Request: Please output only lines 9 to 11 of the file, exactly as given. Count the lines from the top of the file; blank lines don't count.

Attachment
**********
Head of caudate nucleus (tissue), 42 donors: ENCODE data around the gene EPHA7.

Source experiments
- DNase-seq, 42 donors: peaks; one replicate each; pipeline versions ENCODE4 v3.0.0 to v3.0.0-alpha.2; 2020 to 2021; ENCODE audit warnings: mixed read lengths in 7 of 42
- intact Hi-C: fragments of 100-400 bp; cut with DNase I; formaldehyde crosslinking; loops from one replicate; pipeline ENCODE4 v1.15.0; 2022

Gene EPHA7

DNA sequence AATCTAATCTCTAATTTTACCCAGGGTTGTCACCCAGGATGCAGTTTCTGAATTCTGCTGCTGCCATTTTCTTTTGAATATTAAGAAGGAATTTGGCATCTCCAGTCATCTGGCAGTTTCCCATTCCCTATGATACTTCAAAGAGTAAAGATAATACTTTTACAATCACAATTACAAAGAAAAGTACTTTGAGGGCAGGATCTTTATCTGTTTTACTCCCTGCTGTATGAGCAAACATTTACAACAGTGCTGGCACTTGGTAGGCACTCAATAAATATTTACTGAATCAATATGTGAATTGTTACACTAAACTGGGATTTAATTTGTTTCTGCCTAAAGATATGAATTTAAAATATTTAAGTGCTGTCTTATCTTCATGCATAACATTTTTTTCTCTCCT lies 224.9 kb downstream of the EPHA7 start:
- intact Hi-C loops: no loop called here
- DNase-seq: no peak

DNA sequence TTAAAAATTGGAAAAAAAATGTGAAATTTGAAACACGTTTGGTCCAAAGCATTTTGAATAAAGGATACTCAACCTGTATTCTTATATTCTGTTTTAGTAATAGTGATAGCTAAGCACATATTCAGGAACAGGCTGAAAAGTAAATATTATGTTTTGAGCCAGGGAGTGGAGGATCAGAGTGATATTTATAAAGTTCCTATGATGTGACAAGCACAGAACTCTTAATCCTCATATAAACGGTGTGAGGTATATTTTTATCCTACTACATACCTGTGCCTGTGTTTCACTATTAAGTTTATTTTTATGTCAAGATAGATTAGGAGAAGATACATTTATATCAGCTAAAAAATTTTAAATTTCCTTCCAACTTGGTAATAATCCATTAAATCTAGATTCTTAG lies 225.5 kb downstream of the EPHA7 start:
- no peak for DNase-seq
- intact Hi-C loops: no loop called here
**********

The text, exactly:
DNA sequence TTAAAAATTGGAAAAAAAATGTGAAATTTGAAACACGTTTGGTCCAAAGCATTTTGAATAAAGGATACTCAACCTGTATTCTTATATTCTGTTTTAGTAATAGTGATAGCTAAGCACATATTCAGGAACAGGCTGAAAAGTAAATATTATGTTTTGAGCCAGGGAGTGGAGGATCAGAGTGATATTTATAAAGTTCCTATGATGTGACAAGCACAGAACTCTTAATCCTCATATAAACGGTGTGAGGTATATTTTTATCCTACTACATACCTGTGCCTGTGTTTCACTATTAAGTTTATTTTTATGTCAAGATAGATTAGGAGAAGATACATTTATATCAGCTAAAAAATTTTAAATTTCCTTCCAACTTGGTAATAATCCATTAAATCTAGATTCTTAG lies 225.5 kb downstream of the EPHA7 start:
- no peak for DNase-seq
- intact Hi-C loops: no loop called here